What We're Spraying for West Nile Doesn't Work, Isn't Safe and Kills Every Bug in its Path

So on the radio this morning I hear all about the spike in West Nile deaths in Dallas and how the county health department will be on the job tonight protecting us by sending the pesticide trucks through three more neighborhoods, this time in North Dallas.

I just hope we all understand the spraying is bullshit. They don't have an ounce of research to show that spraying pesticides at night from a truck does anything at all to combat West Nile. I have a column about it in this week's paper.

It's a PR move, nothing more. The politicians want you to see that they're doing something. They love you. You should vote for them again. And you know what? You do want somebody to do something. This just happens to be something that may not do any good.

Does it do any harm? The stuff they are spraying is called Permethrin. Both the EPA and the California Department of Pesticide Regulation have just come out with tough new guidelines severely restricting the ways in which Permethrin can be applied, with one major exception: mosquito-killing operations, called "vector control," by local health agencies. They can still spray the hell out of it, indiscriminately, up and down streets, in spite of mounting evidence that Permethrin is by no means hazard-free.

Are they allowed to keep broad-cast spraying it because Permethrin does such a good job of preventing West Nile? No, it's because vector control agencies have huge local political clout, so they are able to carve out an exception for themselves.

Why did the EPA and the CDPR clamp down on Permethrin? Well, take just one area of evidence they were looking at. For a while Permethrin was the favored chemical for cat flea collars. But people kept bringing their cats into veterinary hospitals with tremors and seizures and sometimes because the cats had died unexpectedly.

Now the EPA has required that language be added to the full labeling for Permethrin saying: "DO NOT USE ON CATS. May be toxic or potentially fatal if applied to or ingested by cats. Accidental application to cats and/or grooming a recently treated dog may result in tremors and/or uncoordinated muscle movements. If this occurs, immediate veterinary care should be provided."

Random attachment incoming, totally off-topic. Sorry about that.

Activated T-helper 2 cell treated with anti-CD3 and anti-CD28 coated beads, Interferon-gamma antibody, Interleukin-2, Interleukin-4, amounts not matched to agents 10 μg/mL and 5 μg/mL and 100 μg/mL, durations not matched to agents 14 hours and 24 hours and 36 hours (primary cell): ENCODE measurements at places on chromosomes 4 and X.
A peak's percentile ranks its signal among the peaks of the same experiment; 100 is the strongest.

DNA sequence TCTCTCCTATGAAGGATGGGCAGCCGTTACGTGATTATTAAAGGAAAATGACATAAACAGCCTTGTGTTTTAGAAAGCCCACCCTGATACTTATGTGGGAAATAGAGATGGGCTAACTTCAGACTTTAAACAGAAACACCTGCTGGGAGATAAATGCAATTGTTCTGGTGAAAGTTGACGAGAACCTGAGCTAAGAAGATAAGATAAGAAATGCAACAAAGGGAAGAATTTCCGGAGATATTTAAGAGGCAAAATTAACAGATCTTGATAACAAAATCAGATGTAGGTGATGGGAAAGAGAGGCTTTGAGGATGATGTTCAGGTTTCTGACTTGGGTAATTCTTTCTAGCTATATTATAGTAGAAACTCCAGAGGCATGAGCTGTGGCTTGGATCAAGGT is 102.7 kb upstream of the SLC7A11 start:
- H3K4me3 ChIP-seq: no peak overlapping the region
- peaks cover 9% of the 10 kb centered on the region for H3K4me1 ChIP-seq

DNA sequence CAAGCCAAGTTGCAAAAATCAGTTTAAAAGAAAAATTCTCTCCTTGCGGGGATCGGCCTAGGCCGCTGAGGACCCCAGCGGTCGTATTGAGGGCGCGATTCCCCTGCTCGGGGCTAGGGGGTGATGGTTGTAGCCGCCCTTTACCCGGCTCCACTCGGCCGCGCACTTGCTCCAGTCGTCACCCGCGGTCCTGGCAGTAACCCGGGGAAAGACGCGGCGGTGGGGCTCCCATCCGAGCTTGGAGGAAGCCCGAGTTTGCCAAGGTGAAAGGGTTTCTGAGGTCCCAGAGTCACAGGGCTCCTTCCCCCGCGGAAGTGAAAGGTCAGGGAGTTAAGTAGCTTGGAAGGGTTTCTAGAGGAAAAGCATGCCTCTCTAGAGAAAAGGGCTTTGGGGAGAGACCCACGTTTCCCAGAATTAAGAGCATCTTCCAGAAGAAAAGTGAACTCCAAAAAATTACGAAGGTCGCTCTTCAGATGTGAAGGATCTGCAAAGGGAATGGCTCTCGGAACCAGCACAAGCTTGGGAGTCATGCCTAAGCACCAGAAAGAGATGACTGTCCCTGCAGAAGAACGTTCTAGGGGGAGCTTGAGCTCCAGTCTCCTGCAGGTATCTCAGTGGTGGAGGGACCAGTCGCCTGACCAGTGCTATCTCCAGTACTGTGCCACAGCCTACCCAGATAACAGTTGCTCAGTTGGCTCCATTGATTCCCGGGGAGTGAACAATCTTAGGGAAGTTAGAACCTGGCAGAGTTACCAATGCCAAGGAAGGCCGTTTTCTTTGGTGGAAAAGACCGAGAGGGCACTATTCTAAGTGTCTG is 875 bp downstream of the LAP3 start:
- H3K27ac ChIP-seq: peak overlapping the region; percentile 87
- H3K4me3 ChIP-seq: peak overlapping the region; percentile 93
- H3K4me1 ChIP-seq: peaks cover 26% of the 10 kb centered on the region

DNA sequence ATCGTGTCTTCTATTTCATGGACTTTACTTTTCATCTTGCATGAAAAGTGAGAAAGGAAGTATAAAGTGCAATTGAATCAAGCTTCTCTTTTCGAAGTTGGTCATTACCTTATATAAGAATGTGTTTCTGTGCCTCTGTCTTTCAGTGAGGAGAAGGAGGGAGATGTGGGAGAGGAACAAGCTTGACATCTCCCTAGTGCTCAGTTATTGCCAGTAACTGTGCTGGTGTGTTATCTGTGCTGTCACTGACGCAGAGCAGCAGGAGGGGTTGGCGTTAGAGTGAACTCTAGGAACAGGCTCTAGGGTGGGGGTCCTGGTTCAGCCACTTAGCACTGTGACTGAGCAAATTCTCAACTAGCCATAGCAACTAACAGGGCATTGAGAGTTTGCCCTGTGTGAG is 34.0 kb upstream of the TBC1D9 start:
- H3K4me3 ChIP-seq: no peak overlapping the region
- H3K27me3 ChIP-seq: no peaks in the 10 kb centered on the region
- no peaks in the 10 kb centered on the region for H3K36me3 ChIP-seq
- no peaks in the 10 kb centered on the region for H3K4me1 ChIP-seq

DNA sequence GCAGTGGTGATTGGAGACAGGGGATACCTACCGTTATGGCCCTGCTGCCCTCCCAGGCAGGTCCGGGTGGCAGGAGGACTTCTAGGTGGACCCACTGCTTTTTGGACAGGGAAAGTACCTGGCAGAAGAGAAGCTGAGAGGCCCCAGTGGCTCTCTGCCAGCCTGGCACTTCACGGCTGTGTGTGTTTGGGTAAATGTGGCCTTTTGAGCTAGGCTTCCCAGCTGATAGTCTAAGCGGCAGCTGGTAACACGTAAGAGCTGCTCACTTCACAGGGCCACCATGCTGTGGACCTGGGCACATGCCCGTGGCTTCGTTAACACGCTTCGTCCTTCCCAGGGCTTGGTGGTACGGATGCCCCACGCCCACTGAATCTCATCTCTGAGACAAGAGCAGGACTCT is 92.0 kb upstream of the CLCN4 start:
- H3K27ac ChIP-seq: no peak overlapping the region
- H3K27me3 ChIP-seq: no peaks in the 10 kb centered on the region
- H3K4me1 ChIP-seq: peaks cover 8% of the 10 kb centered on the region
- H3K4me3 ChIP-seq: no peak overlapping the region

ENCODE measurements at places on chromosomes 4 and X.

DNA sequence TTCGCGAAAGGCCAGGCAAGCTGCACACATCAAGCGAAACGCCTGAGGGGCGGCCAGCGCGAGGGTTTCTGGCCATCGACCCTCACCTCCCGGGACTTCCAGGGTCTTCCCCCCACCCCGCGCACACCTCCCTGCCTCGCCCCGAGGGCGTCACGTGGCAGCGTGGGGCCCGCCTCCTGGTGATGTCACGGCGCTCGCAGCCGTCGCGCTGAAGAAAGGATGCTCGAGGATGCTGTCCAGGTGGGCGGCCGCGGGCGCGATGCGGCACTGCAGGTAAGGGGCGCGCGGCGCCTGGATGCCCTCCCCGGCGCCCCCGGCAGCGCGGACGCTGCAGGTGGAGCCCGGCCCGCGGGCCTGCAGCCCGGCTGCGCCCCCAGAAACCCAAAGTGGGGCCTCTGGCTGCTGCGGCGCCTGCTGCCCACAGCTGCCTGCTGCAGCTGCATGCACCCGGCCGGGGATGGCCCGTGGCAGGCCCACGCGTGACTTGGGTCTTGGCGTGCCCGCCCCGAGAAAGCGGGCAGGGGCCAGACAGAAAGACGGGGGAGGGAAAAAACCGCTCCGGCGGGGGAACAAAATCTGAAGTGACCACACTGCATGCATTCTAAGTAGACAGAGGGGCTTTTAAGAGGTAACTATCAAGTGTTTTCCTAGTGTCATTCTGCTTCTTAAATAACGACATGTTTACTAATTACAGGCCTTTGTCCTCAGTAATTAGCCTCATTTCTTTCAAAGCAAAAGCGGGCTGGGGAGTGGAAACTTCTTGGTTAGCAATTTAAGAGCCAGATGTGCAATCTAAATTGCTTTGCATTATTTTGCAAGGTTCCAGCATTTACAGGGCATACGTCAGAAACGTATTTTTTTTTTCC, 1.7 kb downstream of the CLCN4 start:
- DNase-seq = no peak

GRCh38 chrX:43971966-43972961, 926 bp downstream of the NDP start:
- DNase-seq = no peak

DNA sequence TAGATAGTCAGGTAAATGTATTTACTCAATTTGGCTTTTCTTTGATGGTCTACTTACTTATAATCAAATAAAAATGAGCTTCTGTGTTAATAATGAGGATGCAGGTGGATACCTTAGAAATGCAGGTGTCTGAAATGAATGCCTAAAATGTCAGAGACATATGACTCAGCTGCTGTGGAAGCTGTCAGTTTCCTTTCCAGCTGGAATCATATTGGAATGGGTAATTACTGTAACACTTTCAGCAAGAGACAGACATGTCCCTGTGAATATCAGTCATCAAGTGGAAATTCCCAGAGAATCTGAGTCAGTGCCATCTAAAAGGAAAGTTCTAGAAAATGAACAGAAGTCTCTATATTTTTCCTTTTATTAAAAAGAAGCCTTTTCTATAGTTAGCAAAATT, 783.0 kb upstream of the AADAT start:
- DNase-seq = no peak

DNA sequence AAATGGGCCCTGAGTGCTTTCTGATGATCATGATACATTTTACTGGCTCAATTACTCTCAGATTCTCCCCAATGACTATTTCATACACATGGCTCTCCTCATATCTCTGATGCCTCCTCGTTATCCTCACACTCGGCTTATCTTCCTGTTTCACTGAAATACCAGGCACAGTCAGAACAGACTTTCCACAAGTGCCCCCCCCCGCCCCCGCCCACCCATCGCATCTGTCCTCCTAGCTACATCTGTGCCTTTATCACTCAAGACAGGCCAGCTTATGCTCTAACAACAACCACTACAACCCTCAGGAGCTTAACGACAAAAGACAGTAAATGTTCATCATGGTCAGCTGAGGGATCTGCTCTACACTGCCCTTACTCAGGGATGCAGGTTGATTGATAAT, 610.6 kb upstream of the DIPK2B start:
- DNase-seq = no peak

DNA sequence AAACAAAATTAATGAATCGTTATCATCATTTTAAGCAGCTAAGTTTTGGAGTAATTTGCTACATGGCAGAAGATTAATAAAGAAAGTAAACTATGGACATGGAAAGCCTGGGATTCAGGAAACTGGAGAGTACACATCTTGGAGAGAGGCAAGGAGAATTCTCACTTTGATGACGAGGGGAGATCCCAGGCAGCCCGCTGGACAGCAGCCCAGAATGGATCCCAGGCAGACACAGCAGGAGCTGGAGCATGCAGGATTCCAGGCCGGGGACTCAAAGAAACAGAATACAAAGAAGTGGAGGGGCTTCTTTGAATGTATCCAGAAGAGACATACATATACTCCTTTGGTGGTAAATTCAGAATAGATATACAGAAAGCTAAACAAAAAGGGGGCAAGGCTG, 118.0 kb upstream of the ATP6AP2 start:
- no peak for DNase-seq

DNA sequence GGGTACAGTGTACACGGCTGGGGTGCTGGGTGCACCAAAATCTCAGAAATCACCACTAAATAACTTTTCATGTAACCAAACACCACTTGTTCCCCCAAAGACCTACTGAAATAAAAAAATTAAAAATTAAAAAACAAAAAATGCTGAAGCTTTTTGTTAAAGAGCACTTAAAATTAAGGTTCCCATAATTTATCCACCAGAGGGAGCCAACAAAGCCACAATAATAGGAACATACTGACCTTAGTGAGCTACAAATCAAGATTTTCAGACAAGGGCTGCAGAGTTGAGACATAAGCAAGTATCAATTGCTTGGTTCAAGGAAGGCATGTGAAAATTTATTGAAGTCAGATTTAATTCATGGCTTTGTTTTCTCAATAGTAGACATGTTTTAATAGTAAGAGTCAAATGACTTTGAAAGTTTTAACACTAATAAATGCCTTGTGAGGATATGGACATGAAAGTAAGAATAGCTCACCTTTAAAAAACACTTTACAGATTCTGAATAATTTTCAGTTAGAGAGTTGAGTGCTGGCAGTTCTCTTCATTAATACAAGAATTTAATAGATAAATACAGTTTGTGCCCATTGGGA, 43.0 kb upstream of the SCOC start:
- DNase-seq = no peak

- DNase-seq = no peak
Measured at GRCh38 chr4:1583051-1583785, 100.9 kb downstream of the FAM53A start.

Permethrin is a neurotoxin. I think people have a tendency to assume the federal government, especially the EPA and more especially our own local elected officials who love us, wouldn't allow anybody to spray a neurotoxin up and down our streets at night unless they were double-dog certain it's safe.

Think again. The EPA "red sheet" on Permethrin, describing the government's full knowledge of the chemical, says: "EPA is not currently following a cumulative risk approach based on a common mechanism of toxicity for the pyrethroids. Nor do we have a clear understanding of effects on key downstream neuronal function e.g., nerve excitability, nor do we understand how these key events interact to produce their compound specific patterns of neurotoxicity."

That's like, "People can go over Niagara in barrels if they want to, but we do not have a clear understanding of what happens on the way to the bottom or when they hit bottom."

Permethrin does kill bugs. It kills them all, so I am already getting reports of beekeepers finding their hives dead the morning after a spray truck rolls by. That means the lady bugs and the butterflies and all the other insects that birds eat on are dead too.

Somebody will say, "Don't we have to do something?" No, not if we don't know what we're doing. We could just as well adopt my own anti-mosquito strategy where I live, which amounts to using foul language on them.

Watch out. The next stage in the escalation is going to be a call for spraying Permethrin from airplanes. Before that happens, we really need a robust discussion of its effect on people with compromised immune systems and asthma. Spraying from airplanes would be really crazy, like donning long snouts and black robes and marching around the walls of the city beating drums to ward off the plague. Actually, the snouts and the drums would be better. At least that wouldn't hurt the bees.